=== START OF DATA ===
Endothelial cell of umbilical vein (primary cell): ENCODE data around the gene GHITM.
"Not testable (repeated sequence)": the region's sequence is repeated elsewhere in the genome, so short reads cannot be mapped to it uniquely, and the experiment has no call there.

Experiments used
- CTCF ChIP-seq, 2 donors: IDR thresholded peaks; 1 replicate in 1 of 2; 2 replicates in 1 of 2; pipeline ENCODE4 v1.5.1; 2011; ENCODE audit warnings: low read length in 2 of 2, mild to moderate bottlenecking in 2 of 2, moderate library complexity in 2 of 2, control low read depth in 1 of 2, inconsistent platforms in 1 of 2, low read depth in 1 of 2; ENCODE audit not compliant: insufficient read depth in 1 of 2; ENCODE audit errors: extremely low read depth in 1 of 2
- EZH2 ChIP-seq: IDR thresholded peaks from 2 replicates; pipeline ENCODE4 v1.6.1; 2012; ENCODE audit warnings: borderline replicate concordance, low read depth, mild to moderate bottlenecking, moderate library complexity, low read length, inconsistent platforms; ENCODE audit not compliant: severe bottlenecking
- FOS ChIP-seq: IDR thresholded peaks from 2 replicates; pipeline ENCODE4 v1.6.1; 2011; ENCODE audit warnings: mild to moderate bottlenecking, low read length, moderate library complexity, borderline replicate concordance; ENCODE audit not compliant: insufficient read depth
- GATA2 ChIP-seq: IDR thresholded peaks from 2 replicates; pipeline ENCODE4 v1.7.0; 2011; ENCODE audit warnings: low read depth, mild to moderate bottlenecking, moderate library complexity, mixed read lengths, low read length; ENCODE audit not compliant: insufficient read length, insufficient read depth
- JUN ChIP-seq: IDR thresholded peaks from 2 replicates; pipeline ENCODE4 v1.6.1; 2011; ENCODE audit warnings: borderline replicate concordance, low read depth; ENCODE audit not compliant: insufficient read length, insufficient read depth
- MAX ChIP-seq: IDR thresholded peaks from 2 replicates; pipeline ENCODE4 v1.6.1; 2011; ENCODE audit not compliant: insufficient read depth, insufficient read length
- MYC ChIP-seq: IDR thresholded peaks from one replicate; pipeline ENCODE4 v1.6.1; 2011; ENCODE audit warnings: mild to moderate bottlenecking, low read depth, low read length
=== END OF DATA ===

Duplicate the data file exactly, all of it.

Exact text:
Endothelial cell of umbilical vein (primary cell): ENCODE data around the gene GHITM.
"Not testable (repeated sequence)": the region's sequence is repeated elsewhere in the genome, so short reads cannot be mapped to it uniquely, and the experiment has no call there.

Experiments used
- CTCF ChIP-seq, 2 donors: IDR thresholded peaks; 1 replicate in 1 of 2; 2 replicates in 1 of 2; pipeline ENCODE4 v1.5.1; 2011; ENCODE audit warnings: low read length in 2 of 2, mild to moderate bottlenecking in 2 of 2, moderate library complexity in 2 of 2, control low read depth in 1 of 2, inconsistent platforms in 1 of 2, low read depth in 1 of 2; ENCODE audit not compliant: insufficient read depth in 1 of 2; ENCODE audit errors: extremely low read depth in 1 of 2
- EZH2 ChIP-seq: IDR thresholded peaks from 2 replicates; pipeline ENCODE4 v1.6.1; 2012; ENCODE audit warnings: borderline replicate concordance, low read depth, mild to moderate bottlenecking, moderate library complexity, low read length, inconsistent platforms; ENCODE audit not compliant: severe bottlenecking
- FOS ChIP-seq: IDR thresholded peaks from 2 replicates; pipeline ENCODE4 v1.6.1; 2011; ENCODE audit warnings: mild to moderate bottlenecking, low read length, moderate library complexity, borderline replicate concordance; ENCODE audit not compliant: insufficient read depth
- GATA2 ChIP-seq: IDR thresholded peaks from 2 replicates; pipeline ENCODE4 v1.7.0; 2011; ENCODE audit warnings: low read depth, mild to moderate bottlenecking, moderate library complexity, mixed read lengths, low read length; ENCODE audit not compliant: insufficient read length, insufficient read depth
- JUN ChIP-seq: IDR thresholded peaks from 2 replicates; pipeline ENCODE4 v1.6.1; 2011; ENCODE audit warnings: borderline replicate concordance, low read depth; ENCODE audit not compliant: insufficient read length, insufficient read depth
- MAX ChIP-seq: IDR thresholded peaks from 2 replicates; pipeline ENCODE4 v1.6.1; 2011; ENCODE audit not compliant: insufficient read depth, insufficient read length
- MYC ChIP-seq: IDR thresholded peaks from one replicate; pipeline ENCODE4 v1.6.1; 2011; ENCODE audit warnings: mild to moderate bottlenecking, low read depth, low read length